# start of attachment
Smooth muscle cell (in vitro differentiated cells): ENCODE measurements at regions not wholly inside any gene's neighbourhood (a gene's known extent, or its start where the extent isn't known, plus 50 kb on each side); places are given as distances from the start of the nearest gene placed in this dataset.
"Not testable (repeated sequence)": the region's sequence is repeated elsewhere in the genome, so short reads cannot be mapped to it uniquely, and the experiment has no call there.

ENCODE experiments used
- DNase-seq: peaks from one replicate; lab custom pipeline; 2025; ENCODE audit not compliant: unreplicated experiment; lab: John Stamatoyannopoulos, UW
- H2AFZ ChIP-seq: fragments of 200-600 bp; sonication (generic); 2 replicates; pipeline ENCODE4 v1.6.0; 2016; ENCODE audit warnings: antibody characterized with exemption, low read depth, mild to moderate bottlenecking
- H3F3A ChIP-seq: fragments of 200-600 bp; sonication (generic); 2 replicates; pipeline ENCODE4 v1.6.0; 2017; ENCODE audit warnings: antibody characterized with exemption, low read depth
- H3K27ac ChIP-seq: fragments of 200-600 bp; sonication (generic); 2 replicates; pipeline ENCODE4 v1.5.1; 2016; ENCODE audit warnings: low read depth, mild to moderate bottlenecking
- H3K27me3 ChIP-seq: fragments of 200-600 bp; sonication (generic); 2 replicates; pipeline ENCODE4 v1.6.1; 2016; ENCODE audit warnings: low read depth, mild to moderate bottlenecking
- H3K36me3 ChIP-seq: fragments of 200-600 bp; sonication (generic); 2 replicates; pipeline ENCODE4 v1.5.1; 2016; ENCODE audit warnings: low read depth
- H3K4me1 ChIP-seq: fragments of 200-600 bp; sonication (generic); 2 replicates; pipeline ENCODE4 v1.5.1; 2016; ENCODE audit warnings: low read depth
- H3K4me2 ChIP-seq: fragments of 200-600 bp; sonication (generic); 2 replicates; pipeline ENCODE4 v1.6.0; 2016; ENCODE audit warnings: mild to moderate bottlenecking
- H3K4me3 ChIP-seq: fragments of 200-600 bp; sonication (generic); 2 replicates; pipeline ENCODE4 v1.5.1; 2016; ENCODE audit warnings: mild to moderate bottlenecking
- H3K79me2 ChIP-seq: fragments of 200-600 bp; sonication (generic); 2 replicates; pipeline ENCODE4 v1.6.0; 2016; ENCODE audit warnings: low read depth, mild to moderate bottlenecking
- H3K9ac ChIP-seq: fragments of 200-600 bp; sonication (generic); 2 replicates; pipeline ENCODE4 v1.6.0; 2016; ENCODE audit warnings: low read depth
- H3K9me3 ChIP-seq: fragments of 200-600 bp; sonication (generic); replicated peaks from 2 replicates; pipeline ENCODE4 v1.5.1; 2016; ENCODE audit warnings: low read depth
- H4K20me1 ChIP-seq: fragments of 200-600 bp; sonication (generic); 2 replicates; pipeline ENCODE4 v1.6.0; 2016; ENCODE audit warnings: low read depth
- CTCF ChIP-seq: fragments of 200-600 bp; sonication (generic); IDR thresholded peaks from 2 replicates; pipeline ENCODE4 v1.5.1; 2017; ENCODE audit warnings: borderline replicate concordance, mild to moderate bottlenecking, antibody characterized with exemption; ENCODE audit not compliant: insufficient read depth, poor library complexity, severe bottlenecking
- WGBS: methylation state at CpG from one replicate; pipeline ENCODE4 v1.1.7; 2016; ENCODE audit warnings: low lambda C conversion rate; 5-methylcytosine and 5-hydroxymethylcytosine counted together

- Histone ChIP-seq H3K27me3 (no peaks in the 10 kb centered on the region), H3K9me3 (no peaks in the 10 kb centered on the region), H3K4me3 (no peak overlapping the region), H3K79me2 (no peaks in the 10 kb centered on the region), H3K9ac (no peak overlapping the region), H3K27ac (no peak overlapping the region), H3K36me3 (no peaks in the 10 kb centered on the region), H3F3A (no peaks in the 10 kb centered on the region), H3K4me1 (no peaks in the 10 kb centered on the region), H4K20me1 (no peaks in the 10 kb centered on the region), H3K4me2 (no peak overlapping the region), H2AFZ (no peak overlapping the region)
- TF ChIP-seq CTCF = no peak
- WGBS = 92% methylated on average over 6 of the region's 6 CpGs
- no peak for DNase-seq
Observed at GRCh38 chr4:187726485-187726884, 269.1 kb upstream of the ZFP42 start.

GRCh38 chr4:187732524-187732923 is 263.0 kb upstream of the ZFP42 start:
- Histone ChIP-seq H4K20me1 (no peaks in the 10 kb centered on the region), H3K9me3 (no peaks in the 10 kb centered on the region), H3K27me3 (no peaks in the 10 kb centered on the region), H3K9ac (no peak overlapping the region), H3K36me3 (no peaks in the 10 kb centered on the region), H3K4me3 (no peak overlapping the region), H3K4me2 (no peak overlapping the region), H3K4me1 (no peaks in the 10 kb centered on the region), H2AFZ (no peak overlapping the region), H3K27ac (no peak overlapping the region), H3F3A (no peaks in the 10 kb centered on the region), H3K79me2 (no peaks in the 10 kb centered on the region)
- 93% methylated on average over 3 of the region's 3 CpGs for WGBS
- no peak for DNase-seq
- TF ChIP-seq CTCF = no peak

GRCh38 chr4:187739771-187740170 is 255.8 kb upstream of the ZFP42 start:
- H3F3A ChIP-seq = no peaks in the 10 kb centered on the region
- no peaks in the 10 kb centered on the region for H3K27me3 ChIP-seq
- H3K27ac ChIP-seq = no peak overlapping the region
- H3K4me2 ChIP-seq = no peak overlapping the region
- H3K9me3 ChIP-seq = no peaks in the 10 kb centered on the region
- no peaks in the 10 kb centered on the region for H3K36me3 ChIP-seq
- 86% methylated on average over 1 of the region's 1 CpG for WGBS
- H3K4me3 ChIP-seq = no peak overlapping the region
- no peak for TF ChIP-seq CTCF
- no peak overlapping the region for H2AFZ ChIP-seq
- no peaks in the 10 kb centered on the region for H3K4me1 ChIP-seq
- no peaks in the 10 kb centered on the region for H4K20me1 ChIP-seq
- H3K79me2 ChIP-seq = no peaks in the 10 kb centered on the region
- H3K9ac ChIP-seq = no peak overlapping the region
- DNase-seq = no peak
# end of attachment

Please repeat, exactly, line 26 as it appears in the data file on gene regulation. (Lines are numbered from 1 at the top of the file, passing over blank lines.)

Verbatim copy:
- 93% methylated on average over 3 of the region's 3 CpGs for WGBS